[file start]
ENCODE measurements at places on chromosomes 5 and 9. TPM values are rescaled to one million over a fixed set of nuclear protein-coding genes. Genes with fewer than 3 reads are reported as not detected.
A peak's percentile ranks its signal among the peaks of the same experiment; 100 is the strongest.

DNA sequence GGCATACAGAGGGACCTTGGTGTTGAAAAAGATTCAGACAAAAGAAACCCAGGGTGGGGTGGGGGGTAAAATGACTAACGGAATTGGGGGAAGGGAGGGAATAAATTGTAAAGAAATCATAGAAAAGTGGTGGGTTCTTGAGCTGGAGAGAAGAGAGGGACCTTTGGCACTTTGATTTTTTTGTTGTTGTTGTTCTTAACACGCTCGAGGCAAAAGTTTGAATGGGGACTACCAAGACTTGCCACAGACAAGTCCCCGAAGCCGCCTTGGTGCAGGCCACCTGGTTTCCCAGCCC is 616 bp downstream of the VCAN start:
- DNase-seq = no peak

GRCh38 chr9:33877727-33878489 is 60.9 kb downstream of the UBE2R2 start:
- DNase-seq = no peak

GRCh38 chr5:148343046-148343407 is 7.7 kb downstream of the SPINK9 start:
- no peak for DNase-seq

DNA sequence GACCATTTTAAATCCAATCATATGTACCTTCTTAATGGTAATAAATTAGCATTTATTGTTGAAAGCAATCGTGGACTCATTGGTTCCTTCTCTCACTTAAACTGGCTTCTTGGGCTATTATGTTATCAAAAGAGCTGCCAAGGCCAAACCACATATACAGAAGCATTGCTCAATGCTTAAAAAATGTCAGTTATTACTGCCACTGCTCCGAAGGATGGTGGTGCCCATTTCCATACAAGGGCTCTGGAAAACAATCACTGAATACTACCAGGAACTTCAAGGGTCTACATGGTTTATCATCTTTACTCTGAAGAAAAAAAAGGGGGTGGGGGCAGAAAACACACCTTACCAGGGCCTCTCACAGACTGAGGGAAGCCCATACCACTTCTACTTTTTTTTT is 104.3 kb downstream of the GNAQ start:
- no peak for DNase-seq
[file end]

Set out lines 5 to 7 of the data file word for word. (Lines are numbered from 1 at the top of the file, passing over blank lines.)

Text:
GRCh38 chr9:33877727-33878489 is 60.9 kb downstream of the UBE2R2 start:
- DNase-seq = no peak

GRCh38 chr5:148343046-148343407 is 7.7 kb downstream of the SPINK9 start: